Oh my goodness this is so good! At last Foy Vance has fulfilled all that potential. This is one of the great Northern Ireland records and might well lead to Vance becoming one of the great Northern Ireland artists across the world.
I have blogged before that for me Foy Vance is one of my embarrassments. I was involved in a Belfast music project back in the 90s - Alive In Belfast. I was managing Iain Archer at the time (very amateurishly) that put me in a room with the best of the city’s music at that time - Henry McCullough (he played Woodstock!), Brian Houston, Tiberius Minnows, New Brontés, Disraeli Gears (the last two had Jonny Quinn now of Snow Patrol behind the drums) etc etc… The Soul Truth had Foy Vance as singer. He sounded good but among Archer, Houston and the rest I paid no attention…
…until I heard Indiscriminate Act of Kindness and Gabriel and The Vagabond. Wow, what soul filled songs. Then I saw him with the Ulster Orchestra, that voice just knocked me out and I could not come to terms with how I, so proud of my discovery of new talent, missed this guy!
Let me be honest, however, The Wild Swan is the first record where I think Foy has nailed his sound and fulfilled his promise. His debut record Hope even with such great songs as the aforementioned Indiscriminate Act of Kindness and Gabriel and The Vagabondwas a little too produced. The long awaited Joy Of Nothing, with more incredible songs like You & I (with Bonnie Raitt) and Guiding Light (with Ed Sheeran), was good and got closer but was perhaps a little too earnest for me.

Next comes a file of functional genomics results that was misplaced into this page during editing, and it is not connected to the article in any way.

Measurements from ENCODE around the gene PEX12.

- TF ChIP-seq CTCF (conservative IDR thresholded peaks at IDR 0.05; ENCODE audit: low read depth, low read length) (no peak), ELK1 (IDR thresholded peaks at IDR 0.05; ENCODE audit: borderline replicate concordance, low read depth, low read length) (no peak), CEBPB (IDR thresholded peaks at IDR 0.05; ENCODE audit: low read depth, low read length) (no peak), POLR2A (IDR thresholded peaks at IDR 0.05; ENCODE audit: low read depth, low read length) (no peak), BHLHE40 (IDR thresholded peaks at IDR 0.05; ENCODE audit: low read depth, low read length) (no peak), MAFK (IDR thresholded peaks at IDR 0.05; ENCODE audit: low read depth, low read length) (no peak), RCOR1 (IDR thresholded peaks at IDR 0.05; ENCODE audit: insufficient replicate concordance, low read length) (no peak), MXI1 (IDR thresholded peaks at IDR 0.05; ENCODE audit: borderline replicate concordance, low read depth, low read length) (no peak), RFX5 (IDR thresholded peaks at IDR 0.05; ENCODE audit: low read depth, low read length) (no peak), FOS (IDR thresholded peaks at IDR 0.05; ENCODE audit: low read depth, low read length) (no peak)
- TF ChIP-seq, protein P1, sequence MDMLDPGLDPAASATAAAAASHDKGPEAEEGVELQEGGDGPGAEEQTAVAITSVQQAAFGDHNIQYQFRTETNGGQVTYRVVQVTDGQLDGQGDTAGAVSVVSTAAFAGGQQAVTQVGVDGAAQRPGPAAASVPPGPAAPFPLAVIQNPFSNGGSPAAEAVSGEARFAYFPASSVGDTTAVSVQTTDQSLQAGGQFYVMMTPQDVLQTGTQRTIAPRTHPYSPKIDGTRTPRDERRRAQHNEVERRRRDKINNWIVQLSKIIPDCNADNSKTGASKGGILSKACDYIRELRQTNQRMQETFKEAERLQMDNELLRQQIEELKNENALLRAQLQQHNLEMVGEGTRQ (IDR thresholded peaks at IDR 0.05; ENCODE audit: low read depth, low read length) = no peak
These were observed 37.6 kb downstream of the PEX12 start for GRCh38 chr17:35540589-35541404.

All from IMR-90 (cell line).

The Wild Swan finally gets it perfectly. This is Foy at his most effortlessly glorious. From beginning to end you feel that this is a natural waterfall of organic cascading words and melodies. It’s infectious, it is soulful and it will linger deep long after the surface immediacy has become familiar.
I believe this to be as close to the musical soul of Vance that we have ever gotten. The sound is something like might have happened had Springsteen’s Seeger Sessions Band had been available when Van Morrison was going all rustic up around Woodstock in Ulster County circa Moondance and Tupelo Honey.
Of course, Foy Vance shares a home with Van in the original Ulster. Vance’s hometown is the fertile little rock town of Bangor, Co. Down that Snow Patrol’s Gary Lightbody has sung about, as has Iain Archer Grammy nominated co-writer of Hold Back The River with James Bay. Vance pays homage to it on Bangor Town and might even have sussed the entire wee country of Northern Ireland with: -
“Our minds are tethered
But our hearts are wild”
Not that Van can add Vance to the list of those he calls copycats. Vance takes that organic acoustic sound of late 60s early 70s Morrison and blends Gospel and blues riffs and more The almost rockabilly rock n roll opener Noam Chomsky Is A Soft Revolution he name checks Dr John, Little Richard, James Brown, Willie Nelsonand Aretha Franklin. On the piano led Ziggy Looked Me In The Eyehe channels Bowie and Bolan: -
'We are children of the revolution,
Never let the Spirit die’
The Wild Swan is a stunner, listen after listen. Songs about falling in love, a friend’s daughter, a singer encouraging himself to find his place, philosophers and revolution. It is light in spirit, big in heart and intriguing of mind. It is indeed “upbeat, feels good.” This is the one, Foy - you belong!